Unionization for the 21st Century: What It Is and What It Is Not

A new model for union representation is needed if unions are to stem the tide of declining membership. But the interests of individual workers should be at the front of the discussion of saving the labor movement. Labor reforms must be centered on the protection and advancement of workers as individuals.

The current industrial era, one-size–fits-all bargaining model is almost a century old. It leaves little room for cooperation and does not incentivize productivity or reward the best and brightest union members through things like merit pay.

Some labor scholars are recognizing this need and calling for a new form of unionism. Benjamin Sachs of Harvard Law School (and former assistant general counsel for the Service Employees International Union) and Catherine Fisk of the University of California-Irvine School of Law (and member of the SEIU Ethics Review Board) recently wrote in the Los Angeles Times:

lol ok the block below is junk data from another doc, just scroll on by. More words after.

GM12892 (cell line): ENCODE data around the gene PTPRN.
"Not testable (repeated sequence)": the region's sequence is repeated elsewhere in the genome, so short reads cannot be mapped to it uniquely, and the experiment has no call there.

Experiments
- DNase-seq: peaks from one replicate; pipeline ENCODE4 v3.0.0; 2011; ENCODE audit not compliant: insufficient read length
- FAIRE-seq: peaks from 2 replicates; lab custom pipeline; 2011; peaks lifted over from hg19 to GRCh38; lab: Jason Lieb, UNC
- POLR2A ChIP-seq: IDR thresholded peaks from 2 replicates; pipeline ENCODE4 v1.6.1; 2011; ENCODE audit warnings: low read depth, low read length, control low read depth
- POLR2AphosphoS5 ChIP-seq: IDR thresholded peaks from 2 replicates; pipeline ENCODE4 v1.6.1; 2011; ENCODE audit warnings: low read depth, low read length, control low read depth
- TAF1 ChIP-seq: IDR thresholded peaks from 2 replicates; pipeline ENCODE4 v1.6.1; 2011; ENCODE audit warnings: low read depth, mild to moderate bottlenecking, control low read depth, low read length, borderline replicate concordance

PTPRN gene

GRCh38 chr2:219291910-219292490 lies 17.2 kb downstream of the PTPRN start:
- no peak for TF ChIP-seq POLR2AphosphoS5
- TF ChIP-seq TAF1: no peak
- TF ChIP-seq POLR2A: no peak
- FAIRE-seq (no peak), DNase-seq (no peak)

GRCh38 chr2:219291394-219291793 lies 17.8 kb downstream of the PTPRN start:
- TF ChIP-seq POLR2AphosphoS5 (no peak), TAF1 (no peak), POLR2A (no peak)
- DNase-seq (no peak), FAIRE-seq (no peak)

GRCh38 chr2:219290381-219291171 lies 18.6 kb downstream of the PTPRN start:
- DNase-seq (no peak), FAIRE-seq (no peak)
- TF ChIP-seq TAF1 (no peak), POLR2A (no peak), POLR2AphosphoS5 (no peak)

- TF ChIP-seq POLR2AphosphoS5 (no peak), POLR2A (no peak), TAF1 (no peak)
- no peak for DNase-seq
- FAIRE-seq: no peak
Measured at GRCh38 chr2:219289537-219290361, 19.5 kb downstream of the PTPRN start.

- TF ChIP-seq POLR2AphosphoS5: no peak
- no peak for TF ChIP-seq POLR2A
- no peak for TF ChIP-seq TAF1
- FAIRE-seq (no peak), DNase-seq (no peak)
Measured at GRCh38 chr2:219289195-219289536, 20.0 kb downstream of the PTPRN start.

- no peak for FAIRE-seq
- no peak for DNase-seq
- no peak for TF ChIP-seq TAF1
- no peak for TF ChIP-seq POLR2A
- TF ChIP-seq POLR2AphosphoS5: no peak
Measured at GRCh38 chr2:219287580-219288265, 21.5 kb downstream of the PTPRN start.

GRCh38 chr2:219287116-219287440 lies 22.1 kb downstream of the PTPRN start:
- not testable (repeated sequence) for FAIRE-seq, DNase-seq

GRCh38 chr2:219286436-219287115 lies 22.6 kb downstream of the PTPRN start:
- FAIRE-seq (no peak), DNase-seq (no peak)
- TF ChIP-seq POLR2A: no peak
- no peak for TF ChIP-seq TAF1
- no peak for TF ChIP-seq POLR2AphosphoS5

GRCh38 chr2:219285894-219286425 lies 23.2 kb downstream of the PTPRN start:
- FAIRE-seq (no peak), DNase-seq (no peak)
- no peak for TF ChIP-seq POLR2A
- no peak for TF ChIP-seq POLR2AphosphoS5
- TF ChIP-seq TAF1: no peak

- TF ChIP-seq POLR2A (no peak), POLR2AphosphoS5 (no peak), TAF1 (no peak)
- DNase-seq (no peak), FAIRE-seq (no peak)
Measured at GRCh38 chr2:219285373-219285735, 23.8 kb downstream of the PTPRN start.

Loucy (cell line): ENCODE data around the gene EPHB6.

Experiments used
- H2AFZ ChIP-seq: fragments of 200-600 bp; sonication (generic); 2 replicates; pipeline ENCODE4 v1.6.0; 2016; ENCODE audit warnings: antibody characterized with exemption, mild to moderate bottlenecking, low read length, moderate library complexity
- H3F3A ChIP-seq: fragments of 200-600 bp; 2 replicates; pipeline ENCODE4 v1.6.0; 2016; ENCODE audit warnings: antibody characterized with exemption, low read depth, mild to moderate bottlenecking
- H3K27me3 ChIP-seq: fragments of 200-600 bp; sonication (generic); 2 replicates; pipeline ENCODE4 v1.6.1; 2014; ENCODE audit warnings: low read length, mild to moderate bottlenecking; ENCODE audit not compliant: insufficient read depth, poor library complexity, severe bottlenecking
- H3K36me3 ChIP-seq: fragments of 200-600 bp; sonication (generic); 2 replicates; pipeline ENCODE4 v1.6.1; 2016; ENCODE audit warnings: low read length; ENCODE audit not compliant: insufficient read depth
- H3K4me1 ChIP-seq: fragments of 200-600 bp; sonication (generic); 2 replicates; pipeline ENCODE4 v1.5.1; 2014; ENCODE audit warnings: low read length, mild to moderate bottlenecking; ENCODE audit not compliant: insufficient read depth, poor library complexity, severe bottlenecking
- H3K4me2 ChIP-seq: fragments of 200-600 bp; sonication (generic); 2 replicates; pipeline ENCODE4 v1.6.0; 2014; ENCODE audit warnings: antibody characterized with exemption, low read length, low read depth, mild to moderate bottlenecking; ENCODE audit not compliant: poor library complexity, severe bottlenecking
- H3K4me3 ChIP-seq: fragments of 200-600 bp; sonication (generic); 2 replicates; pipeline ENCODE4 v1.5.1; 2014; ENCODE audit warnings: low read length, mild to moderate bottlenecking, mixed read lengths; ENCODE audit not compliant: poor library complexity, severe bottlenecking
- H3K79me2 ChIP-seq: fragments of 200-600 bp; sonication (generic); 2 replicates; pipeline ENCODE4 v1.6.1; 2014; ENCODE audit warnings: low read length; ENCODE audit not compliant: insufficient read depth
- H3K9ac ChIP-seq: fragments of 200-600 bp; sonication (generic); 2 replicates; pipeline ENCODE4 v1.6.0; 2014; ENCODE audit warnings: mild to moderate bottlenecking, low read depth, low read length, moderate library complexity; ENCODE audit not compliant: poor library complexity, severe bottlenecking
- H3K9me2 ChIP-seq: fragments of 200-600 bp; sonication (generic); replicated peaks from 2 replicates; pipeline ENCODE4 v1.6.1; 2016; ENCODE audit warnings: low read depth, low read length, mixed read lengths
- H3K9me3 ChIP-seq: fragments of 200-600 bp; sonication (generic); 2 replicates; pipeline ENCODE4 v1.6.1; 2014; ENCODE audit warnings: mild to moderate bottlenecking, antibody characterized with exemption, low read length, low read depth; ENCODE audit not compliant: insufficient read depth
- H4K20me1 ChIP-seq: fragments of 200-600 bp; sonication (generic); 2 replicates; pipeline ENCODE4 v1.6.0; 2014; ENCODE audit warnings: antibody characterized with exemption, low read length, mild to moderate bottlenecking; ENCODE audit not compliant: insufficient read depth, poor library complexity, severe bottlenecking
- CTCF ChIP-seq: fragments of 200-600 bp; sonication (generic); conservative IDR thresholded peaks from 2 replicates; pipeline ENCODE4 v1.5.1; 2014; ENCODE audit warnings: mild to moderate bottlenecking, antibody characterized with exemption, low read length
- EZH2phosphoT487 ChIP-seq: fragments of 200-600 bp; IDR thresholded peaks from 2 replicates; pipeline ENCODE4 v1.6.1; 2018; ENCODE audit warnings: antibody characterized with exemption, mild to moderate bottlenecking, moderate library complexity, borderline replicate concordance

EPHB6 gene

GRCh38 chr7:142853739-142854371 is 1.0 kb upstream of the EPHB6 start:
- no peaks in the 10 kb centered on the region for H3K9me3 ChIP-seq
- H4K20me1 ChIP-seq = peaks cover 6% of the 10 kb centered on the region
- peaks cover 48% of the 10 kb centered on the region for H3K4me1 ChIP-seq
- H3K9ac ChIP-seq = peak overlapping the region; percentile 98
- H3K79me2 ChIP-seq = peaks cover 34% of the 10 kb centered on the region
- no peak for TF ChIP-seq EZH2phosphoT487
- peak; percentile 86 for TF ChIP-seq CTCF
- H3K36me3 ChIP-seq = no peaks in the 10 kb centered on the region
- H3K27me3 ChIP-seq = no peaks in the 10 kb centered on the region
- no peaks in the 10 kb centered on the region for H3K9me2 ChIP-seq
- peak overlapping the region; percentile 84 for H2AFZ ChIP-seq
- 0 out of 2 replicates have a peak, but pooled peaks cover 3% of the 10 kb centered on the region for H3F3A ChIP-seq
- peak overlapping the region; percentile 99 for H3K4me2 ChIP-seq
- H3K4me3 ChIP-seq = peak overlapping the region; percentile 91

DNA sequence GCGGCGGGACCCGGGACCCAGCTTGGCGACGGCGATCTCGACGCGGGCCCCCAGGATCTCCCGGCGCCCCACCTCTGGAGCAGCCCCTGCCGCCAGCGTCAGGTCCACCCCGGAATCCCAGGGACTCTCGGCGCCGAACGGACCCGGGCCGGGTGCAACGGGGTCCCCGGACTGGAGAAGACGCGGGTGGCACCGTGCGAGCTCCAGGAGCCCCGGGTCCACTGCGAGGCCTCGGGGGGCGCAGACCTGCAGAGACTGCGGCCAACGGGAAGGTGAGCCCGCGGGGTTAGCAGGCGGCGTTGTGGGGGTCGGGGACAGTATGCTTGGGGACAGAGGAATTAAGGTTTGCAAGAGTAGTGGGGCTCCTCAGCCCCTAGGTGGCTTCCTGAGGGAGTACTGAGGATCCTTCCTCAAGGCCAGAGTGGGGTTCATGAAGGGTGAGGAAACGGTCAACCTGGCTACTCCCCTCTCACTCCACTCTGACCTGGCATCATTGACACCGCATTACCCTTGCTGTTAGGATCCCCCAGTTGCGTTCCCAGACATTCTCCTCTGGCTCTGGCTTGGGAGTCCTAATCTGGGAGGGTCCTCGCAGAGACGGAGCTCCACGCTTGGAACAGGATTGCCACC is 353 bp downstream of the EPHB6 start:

Requiring unions to offer free representation to workers who do not want a union in the first place makes no sense. Nor does it make sense to have a system in which workers can benefit from union representation without paying their fair share.

So, to alleviate this double bind that courts would impose on unions and workers, we propose a simple reform: Unions should not be required to represent workers who do not want, and who decline to pay for, such representation.[4]

In order to revive the labor movement, unions need to go back to their original mission of representation in the workplace, but now the diverse needs of each individual worker must be at the center of that effort. This is no small task — unions will need to tailor their services to each individual worker, making his or her achievement paramount, and possibly even provide workers with a selection of choices — an a la carte model.